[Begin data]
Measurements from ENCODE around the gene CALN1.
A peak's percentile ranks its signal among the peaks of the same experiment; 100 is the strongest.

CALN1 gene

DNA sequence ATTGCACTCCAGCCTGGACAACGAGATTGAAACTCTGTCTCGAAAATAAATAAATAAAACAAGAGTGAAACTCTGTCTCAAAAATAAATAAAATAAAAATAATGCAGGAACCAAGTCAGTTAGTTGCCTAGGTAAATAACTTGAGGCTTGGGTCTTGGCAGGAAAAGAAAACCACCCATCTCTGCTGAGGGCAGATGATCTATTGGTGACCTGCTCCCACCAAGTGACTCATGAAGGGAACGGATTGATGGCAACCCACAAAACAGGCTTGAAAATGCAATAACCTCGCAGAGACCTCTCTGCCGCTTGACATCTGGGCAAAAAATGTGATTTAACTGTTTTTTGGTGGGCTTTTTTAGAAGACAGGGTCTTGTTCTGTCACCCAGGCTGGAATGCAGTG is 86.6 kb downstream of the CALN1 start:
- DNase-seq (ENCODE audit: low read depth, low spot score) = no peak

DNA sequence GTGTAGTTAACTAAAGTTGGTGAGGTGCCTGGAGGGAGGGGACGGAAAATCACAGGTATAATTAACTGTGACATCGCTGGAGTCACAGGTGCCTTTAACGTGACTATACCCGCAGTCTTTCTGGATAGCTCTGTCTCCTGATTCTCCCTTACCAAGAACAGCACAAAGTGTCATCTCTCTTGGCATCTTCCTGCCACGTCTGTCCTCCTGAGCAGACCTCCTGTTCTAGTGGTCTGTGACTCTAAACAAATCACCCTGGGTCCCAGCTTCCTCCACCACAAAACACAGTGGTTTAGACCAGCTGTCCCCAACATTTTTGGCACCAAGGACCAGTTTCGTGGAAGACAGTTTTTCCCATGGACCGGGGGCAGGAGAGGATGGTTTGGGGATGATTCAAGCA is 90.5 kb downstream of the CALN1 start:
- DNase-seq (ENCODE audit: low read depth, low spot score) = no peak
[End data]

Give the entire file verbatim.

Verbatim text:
Measurements from ENCODE around the gene CALN1.
A peak's percentile ranks its signal among the peaks of the same experiment; 100 is the strongest.

CALN1 gene

DNA sequence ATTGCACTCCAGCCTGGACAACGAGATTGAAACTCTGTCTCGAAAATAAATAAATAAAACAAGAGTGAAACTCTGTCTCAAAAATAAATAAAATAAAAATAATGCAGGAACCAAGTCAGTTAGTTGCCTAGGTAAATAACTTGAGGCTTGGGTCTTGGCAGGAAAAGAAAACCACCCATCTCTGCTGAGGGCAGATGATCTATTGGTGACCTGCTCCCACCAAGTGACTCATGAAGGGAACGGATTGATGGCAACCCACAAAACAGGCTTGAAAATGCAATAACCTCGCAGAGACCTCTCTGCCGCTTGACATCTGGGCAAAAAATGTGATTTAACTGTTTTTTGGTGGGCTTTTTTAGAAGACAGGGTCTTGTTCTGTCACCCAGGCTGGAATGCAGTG is 86.6 kb downstream of the CALN1 start:
- DNase-seq (ENCODE audit: low read depth, low spot score) = no peak

DNA sequence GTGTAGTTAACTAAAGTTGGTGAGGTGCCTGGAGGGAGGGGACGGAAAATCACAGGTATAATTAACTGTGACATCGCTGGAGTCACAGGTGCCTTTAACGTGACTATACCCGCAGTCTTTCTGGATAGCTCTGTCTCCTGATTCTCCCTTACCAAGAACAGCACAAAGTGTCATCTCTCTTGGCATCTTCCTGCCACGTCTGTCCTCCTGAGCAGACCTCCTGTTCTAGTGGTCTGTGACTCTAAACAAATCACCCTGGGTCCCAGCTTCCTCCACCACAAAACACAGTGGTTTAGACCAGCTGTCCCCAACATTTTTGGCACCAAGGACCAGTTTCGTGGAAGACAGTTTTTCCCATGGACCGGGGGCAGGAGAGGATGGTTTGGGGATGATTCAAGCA is 90.5 kb downstream of the CALN1 start:
- DNase-seq (ENCODE audit: low read depth, low spot score) = no peak